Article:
SOTY 2016: Community Contributor hopefuls quizzed on their projects, their volunteer work and their hopes for the future

By Melanie Leung
By Melanie Leung |

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The SOTY Community Contributor hopefuls were quizzed on their projects and their hopes for the future.

Shiu Cheuk-wing shifted on her feet. She stood ramrod straight, in the spotlight cast by a light bulb on the seventh floor of the Hong Kong Jockey Club. As her name was called, she patted her hair, pulled at her uniform and walked in to face the judges.

The Form Six student from Madam Lau Kam Lung Secondary School of M.F.B.M. is one of the 12 finalists for the Student of the Year Community Contributor Award. The grand final was held on February 9, during which they faced three judges in an eight-minute individual interview and a 15-minute group discussion about the respective challenges faced by disabled people, workers and domestic helpers and what can be done to help them.

Judge Chua Hoi-wai, Chief Executive of the Hong Kong Council of Social Service, welcomed Shiu with a smile. “We’re just here for a chat,” he reassured her, and asked her to give a two-minute self-introduction using either Cantonese or English.

Her voice trembling, Cheuk-wing told the judges how she came from a poor family but was taught by her mother to help others from an early age. She began volunteering when she was a toddler, and when her mother was later on diagnosed with a mental disorder, she found hope in helping people facing similar challenges. This, in turn, helped Cheuk-wing relate to her mother’s situation.

“It’s a blessing to serve rather than be served,” she said, adding that we can all make a difference to other people’s lives. “Life really can affect life.”

Lin Wing-yan, from Pui Ching Middle School, was among the 12 finalists in the SOTY category.

Such clichés were common among the finalists, but through the judges’ prompting, most were able to give more details about the projects they did, the challenges they faced, how they managed their time, what they learned from their volunteer work, and what they hope to achieve in the future.

Speaking with Young Post after her interview, Cheuk-wing said she didn’t do much preparation because she wanted to seem more natural. “I was simply sharing what really happened to me,” she says. “There wasn’t a need to hold back anything.”

Another finalist, Hui Wing-sze from Tin Ka Ping Secondary School, says she wasn’t as nervous in this competition as she was in others. “I think because this competition is solely focused on community contributors, everyone is super nice and it was easy to share,” says the Form Five student.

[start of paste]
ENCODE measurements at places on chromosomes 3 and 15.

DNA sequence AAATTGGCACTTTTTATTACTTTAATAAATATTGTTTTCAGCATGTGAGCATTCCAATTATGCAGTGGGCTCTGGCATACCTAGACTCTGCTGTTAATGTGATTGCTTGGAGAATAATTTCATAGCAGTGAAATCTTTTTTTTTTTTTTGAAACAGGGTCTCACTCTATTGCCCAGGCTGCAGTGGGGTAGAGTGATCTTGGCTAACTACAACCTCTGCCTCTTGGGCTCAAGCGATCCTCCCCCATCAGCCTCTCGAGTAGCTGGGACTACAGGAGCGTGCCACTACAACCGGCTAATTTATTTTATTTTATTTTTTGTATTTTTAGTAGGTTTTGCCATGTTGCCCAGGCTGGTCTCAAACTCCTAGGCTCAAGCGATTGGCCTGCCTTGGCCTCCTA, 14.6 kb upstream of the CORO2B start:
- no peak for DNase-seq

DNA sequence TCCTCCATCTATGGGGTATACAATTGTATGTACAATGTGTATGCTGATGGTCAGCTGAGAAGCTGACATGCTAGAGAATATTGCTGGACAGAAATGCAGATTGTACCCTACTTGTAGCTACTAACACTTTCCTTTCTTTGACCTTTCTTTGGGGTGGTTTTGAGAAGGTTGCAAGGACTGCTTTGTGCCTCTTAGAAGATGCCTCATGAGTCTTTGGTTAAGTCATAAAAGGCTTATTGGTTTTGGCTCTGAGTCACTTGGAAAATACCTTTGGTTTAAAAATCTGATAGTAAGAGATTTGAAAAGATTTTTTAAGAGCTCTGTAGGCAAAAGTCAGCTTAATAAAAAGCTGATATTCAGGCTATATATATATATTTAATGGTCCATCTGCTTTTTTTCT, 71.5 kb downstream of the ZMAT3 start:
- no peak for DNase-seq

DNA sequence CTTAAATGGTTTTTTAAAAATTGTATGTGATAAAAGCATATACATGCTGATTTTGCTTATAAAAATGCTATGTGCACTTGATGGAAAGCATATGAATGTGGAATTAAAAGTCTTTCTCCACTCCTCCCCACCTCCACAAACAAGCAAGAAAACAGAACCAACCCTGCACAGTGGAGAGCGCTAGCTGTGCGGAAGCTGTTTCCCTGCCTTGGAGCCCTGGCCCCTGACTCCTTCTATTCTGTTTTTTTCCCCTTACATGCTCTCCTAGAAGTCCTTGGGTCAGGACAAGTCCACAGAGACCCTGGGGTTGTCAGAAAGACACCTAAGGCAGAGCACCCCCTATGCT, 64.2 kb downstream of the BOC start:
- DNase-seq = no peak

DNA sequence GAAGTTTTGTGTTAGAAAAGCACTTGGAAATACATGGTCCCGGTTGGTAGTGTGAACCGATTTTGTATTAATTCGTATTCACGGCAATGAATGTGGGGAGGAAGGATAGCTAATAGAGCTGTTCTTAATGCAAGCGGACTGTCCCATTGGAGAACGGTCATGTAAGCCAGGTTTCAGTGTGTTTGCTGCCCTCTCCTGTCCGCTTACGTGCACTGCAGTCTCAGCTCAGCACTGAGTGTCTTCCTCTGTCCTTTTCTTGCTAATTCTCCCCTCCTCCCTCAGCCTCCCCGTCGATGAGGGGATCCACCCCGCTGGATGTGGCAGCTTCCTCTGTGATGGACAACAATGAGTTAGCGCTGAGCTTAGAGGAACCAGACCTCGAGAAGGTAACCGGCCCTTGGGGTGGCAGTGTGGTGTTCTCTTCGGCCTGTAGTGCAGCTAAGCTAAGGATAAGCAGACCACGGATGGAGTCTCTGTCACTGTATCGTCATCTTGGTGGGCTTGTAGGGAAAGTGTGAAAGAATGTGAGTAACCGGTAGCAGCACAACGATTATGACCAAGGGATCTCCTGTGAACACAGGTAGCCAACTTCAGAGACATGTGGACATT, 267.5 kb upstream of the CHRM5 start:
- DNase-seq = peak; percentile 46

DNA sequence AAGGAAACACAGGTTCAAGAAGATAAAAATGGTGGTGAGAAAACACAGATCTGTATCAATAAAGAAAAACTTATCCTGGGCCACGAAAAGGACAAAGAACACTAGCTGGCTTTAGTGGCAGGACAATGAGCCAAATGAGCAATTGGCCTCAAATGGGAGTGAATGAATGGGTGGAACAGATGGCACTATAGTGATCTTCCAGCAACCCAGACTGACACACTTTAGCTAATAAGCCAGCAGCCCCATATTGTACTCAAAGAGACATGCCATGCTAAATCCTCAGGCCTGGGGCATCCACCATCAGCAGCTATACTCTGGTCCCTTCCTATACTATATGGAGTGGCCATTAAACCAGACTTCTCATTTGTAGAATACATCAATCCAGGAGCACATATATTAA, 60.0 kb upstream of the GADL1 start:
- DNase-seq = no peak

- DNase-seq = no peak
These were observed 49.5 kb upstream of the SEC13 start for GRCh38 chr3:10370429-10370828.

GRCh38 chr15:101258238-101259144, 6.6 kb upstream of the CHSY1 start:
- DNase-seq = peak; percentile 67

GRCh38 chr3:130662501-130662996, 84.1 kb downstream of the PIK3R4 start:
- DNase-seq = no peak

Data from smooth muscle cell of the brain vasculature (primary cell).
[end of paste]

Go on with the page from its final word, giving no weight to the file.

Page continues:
But others preferred to be more well-rehearsed. Anushka Purohit, a Form Five student from Renaissance College, was the only candidate who stood up to give her self-introduction. In her speech, she described herself as “passionate, proactive and perseverant” and highlighted the projects she did as part of her Creativity, Action, Service (CAS) requirement for the International Baccalaureate Diploma Programme. These included a fashion show to raise money to help stray animals, and Jie Jie Day, an event set up so domestic helpers could enjoy good food and performances by students. “I was so happy to see all the students come together to help people,” she said.

Whether the finalists chose to introduce themselves through their personalities, their achievements or what inspired them, it was most important for the judges to see their passion and commitment. Judge Scarlette Leung, Executive Director for Corporate Planning, Communications and Membership of the Hong Kong Jockey Club, says she was impressed by the compassion and respect all the candidates showed to people in need. She was also glad to see that many used their talents, such as music and writing, to help others.

Rosaline Chan Yin-hei from Maryknoll Convent School is an aspiring journalist.

Rosaline Chan Yin-hei, a Form Five student from Maryknoll Convent School, is an aspiring journalist who contributes to the community not only through doing frontline volunteer work, but also through writing and advocating changes to policy. For example, she took part in the government’s consultation for the policy address last year, and gave suggestions on how to make Hong Kong more attractive to tourists.

Judge Cliff Buddle, the editor of Special Projects at the South China Morning Post, was impressed that candidates could bring about changes to society on a policy level. Having judged the competition for several years now, he said the quality of the finalists has improved, and they show more awareness about the political issues of Hong Kong. “I really enjoy the group discussions of the interview; it helps you decide who the stronger candidates are because you really see the knowledge that they have,” he says.

Judge Chua also encourages students to take up more leadership roles when doing community work. He was happy to see that many finalists were able to mobilise their peers to help others. But he was disappointed that no boys made it to the grand final this year. “Many of the finalists said they began volunteering because of their mothers’ influence, but we rarely heard about the fathers ... I guess there is the stereotype that boys should focus on sports and science while girls should be more caring,” he says. “But we need volunteers of both genders. We need guys to help carry heavy stuff, and we need them to help take care of the boys in need.”

Edited by Ginny Wong